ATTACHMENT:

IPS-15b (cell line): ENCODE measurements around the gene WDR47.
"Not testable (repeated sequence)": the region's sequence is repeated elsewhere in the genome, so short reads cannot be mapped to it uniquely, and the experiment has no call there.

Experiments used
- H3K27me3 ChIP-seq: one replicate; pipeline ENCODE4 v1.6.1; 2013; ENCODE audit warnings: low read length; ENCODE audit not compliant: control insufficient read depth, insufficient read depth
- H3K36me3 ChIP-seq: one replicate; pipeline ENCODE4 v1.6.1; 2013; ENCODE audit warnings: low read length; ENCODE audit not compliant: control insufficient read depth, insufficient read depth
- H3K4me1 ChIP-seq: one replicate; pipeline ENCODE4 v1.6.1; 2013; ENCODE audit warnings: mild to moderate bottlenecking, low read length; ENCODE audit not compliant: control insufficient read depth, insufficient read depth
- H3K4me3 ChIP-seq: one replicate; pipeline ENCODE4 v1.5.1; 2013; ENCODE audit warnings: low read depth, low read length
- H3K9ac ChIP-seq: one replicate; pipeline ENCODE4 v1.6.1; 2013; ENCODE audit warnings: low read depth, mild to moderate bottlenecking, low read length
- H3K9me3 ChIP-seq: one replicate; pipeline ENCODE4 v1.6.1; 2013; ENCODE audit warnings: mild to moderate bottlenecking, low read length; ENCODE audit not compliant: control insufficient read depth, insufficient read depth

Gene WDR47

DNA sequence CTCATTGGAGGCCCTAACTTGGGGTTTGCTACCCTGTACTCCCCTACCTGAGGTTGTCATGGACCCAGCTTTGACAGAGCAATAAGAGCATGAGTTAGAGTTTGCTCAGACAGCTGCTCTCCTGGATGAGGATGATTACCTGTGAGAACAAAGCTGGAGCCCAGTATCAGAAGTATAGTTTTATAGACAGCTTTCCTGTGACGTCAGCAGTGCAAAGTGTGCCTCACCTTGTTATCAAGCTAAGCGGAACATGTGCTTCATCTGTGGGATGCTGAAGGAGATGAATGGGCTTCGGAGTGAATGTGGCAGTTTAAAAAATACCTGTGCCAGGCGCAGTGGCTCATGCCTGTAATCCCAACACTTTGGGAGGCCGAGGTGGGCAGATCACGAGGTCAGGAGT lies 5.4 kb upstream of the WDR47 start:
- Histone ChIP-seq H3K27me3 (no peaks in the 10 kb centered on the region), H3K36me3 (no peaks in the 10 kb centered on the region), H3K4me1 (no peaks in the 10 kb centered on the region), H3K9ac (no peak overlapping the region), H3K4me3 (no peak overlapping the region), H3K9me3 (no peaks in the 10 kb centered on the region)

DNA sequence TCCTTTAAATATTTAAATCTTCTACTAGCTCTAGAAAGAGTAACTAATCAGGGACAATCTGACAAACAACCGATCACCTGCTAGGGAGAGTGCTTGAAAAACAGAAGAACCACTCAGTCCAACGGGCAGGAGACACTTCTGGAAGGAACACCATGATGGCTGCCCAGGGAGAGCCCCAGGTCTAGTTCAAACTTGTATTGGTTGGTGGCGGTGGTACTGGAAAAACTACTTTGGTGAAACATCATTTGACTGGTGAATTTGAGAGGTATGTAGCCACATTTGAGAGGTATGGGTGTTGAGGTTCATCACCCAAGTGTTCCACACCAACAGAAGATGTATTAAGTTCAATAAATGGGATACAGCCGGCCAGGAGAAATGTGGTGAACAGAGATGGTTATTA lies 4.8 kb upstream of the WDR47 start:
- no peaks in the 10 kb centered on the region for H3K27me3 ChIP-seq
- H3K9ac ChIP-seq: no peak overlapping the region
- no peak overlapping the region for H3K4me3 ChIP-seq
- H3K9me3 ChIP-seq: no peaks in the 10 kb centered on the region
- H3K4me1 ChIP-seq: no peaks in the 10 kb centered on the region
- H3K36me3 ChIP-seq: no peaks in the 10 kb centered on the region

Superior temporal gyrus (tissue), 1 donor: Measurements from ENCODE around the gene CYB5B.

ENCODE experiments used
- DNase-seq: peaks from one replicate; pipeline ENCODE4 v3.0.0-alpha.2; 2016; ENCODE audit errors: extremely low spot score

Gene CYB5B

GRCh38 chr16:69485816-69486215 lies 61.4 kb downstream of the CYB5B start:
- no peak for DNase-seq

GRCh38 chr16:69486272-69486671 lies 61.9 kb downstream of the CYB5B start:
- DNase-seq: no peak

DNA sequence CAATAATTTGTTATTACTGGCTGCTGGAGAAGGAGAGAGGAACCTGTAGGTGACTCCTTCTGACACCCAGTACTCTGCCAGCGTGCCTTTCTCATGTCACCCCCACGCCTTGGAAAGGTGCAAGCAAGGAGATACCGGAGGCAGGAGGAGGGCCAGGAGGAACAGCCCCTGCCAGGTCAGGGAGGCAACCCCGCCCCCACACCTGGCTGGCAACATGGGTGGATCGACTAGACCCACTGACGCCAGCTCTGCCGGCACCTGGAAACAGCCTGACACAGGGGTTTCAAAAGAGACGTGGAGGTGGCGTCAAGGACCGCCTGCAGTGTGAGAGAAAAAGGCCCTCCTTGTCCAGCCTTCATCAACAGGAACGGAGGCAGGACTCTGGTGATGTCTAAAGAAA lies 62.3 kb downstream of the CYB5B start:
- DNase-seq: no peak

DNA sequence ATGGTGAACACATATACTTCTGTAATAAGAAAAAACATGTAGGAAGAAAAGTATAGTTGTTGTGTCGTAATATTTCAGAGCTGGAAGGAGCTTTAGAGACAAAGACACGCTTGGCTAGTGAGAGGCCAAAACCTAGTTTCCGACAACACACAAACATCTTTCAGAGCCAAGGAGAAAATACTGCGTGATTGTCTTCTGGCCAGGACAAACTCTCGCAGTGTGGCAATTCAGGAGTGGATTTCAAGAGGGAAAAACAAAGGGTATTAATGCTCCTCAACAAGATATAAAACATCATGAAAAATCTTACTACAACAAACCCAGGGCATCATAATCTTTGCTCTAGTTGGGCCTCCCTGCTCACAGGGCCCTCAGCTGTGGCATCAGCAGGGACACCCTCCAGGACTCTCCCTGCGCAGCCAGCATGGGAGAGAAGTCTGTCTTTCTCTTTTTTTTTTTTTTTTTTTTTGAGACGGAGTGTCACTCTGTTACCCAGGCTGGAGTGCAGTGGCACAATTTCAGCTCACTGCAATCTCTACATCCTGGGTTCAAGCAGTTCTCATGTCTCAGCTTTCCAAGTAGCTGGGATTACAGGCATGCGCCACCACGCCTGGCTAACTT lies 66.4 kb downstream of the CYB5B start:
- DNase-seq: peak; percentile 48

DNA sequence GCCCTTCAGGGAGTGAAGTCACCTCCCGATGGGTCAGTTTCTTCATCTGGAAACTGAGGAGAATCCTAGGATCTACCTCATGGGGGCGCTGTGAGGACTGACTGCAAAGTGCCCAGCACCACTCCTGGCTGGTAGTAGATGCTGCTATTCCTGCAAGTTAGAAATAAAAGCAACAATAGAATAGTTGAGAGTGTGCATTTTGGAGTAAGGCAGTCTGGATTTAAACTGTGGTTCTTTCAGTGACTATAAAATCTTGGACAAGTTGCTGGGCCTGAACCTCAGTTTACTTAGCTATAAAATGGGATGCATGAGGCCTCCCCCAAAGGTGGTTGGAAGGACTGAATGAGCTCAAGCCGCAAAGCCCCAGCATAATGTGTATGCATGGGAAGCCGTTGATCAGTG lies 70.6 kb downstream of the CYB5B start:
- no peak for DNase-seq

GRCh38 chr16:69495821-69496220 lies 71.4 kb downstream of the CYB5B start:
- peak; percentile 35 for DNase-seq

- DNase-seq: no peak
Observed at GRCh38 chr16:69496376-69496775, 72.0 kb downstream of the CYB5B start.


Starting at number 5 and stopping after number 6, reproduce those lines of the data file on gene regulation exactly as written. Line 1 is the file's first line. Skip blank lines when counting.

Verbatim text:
- H3K36me3 ChIP-seq: one replicate; pipeline ENCODE4 v1.6.1; 2013; ENCODE audit warnings: low read length; ENCODE audit not compliant: control insufficient read depth, insufficient read depth
- H3K4me1 ChIP-seq: one replicate; pipeline ENCODE4 v1.6.1; 2013; ENCODE audit warnings: mild to moderate bottlenecking, low read length; ENCODE audit not compliant: control insufficient read depth, insufficient read depth